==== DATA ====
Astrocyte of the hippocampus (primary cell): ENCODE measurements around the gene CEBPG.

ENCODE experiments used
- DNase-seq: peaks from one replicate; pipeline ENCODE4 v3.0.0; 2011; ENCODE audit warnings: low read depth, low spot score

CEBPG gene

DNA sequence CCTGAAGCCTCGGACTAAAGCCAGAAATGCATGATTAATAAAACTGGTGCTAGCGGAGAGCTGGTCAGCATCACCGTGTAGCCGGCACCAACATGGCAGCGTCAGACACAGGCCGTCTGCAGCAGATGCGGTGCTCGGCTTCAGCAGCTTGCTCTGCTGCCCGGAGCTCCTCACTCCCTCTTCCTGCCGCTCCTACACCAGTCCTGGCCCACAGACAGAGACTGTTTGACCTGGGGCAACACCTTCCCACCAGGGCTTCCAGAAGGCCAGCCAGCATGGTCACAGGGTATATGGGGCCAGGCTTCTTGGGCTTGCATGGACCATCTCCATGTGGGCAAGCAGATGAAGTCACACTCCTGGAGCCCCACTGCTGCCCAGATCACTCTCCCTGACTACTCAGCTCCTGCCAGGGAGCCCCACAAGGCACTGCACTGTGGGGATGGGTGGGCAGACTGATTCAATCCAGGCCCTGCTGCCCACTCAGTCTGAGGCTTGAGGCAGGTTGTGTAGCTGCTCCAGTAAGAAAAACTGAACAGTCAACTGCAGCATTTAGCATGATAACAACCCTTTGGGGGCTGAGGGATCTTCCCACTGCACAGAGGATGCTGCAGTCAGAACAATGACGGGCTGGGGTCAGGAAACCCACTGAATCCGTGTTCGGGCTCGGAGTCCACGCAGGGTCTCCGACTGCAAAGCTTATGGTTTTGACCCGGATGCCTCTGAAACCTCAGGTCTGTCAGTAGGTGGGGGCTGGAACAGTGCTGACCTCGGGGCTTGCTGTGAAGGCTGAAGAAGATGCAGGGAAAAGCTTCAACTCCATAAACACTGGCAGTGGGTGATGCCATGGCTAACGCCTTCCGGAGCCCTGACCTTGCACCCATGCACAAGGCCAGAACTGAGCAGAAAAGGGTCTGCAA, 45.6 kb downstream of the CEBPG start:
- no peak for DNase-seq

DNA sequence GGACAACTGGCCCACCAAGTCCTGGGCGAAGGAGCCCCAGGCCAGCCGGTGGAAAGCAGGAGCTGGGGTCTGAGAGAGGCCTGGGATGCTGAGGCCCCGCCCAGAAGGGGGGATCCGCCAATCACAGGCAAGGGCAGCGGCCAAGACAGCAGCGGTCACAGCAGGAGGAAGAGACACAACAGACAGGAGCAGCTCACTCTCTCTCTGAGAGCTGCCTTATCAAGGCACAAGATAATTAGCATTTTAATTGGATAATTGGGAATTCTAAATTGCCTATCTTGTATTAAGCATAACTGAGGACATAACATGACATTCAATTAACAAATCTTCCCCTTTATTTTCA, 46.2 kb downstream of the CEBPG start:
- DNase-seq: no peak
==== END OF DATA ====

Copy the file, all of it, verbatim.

Astrocyte of the hippocampus (primary cell): ENCODE measurements around the gene CEBPG.

ENCODE experiments used
- DNase-seq: peaks from one replicate; pipeline ENCODE4 v3.0.0; 2011; ENCODE audit warnings: low read depth, low spot score

CEBPG gene

DNA sequence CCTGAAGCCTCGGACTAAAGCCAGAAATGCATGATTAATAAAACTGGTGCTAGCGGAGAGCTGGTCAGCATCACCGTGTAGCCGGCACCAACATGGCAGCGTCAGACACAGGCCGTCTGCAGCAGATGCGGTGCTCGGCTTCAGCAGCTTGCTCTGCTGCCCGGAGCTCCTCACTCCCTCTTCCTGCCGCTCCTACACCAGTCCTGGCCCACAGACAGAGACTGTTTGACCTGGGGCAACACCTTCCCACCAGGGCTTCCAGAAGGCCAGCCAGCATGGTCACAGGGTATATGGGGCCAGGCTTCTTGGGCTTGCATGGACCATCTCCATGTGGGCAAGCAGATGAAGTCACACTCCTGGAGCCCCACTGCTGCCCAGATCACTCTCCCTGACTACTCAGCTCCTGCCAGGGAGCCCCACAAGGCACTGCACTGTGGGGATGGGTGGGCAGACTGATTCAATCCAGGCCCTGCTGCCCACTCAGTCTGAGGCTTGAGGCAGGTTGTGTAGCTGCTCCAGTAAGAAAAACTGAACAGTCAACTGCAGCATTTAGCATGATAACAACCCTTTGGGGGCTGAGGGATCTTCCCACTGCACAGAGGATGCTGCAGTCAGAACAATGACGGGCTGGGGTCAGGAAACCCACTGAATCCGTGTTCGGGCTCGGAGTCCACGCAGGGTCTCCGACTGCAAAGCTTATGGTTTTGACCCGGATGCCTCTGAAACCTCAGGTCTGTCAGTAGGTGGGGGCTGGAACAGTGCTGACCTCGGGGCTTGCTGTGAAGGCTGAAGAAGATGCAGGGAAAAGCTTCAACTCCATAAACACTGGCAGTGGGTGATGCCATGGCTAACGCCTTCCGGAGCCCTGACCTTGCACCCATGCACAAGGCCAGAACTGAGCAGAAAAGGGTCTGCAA, 45.6 kb downstream of the CEBPG start:
- no peak for DNase-seq

DNA sequence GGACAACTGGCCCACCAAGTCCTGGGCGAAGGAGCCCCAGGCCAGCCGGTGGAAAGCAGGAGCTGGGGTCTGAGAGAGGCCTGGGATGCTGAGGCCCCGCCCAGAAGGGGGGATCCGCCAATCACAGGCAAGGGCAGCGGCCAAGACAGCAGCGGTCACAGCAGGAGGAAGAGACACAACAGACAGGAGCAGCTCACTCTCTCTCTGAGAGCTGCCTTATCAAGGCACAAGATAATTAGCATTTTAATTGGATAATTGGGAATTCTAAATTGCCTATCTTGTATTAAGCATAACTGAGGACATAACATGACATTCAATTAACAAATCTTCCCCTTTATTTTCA, 46.2 kb downstream of the CEBPG start:
- DNase-seq: no peak